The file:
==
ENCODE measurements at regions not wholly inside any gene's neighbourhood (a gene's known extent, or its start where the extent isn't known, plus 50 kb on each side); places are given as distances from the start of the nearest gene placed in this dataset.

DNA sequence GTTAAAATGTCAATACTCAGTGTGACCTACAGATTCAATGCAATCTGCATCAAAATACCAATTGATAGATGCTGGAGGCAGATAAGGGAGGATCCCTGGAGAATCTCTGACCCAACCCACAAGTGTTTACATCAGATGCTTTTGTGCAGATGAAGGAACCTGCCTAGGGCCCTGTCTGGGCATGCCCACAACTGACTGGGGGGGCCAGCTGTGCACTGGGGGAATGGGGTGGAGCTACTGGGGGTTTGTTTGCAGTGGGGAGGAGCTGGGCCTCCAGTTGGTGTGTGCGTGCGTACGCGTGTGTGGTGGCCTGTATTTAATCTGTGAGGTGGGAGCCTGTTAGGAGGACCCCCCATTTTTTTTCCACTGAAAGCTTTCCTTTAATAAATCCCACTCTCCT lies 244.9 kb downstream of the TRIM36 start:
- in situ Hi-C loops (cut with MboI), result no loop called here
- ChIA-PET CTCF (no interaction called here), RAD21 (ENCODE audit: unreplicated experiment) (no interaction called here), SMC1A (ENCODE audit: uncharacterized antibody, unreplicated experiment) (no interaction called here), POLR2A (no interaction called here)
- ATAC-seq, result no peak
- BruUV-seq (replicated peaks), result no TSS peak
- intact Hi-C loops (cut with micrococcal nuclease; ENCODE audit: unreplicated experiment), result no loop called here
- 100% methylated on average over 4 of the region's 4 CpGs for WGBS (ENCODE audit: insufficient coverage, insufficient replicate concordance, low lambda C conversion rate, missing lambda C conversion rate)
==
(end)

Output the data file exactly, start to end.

ENCODE measurements at regions not wholly inside any gene's neighbourhood (a gene's known extent, or its start where the extent isn't known, plus 50 kb on each side); places are given as distances from the start of the nearest gene placed in this dataset.

DNA sequence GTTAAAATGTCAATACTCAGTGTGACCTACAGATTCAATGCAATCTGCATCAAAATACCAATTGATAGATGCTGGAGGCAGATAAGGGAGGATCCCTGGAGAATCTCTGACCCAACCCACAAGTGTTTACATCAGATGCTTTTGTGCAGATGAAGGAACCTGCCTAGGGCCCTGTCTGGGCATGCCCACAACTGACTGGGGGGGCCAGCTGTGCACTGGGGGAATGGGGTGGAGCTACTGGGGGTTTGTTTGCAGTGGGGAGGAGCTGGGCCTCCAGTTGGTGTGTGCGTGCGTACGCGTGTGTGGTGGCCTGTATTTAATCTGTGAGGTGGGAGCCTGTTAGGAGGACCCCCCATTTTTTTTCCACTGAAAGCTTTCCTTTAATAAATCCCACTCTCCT lies 244.9 kb downstream of the TRIM36 start:
- in situ Hi-C loops (cut with MboI), result no loop called here
- ChIA-PET CTCF (no interaction called here), RAD21 (ENCODE audit: unreplicated experiment) (no interaction called here), SMC1A (ENCODE audit: uncharacterized antibody, unreplicated experiment) (no interaction called here), POLR2A (no interaction called here)
- ATAC-seq, result no peak
- BruUV-seq (replicated peaks), result no TSS peak
- intact Hi-C loops (cut with micrococcal nuclease; ENCODE audit: unreplicated experiment), result no loop called here
- 100% methylated on average over 4 of the region's 4 CpGs for WGBS (ENCODE audit: insufficient coverage, insufficient replicate concordance, low lambda C conversion rate, missing lambda C conversion rate)